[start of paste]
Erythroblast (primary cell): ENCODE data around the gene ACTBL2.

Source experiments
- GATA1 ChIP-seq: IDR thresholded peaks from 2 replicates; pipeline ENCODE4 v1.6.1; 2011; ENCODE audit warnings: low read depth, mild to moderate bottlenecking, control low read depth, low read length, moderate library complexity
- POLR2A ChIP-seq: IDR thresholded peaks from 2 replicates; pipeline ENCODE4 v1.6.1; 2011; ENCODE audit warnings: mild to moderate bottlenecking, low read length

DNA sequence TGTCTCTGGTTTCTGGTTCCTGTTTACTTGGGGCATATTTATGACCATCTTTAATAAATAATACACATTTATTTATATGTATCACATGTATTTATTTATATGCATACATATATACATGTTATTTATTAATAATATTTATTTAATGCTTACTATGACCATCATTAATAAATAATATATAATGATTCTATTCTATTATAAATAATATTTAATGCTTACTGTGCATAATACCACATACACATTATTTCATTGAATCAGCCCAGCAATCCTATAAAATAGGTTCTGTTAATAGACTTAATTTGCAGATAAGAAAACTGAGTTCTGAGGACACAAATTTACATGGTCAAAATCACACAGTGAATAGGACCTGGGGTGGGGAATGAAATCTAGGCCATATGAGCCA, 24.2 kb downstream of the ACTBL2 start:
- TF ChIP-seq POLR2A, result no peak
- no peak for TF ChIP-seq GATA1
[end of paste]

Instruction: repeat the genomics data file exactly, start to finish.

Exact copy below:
Erythroblast (primary cell): ENCODE data around the gene ACTBL2.

Source experiments
- GATA1 ChIP-seq: IDR thresholded peaks from 2 replicates; pipeline ENCODE4 v1.6.1; 2011; ENCODE audit warnings: low read depth, mild to moderate bottlenecking, control low read depth, low read length, moderate library complexity
- POLR2A ChIP-seq: IDR thresholded peaks from 2 replicates; pipeline ENCODE4 v1.6.1; 2011; ENCODE audit warnings: mild to moderate bottlenecking, low read length

DNA sequence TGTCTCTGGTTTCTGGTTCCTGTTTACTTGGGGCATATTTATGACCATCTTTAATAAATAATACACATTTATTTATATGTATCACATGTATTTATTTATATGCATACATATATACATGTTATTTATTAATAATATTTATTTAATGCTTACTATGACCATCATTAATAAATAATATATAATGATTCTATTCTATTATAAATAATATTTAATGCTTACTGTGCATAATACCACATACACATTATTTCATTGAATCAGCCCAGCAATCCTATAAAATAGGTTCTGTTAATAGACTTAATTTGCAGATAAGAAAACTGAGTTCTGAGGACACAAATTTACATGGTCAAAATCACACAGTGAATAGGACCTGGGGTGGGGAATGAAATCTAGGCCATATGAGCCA, 24.2 kb downstream of the ACTBL2 start:
- TF ChIP-seq POLR2A, result no peak
- no peak for TF ChIP-seq GATA1